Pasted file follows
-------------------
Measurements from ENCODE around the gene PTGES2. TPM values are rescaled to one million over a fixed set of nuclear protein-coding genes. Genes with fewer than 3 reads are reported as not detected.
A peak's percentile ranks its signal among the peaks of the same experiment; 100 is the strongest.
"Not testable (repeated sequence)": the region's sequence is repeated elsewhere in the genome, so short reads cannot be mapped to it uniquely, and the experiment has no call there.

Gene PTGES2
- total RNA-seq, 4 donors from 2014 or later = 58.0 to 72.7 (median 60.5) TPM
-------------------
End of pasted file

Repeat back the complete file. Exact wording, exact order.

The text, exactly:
Measurements from ENCODE around the gene PTGES2. TPM values are rescaled to one million over a fixed set of nuclear protein-coding genes. Genes with fewer than 3 reads are reported as not detected.
A peak's percentile ranks its signal among the peaks of the same experiment; 100 is the strongest.
"Not testable (repeated sequence)": the region's sequence is repeated elsewhere in the genome, so short reads cannot be mapped to it uniquely, and the experiment has no call there.

Gene PTGES2
- total RNA-seq, 4 donors from 2014 or later = 58.0 to 72.7 (median 60.5) TPM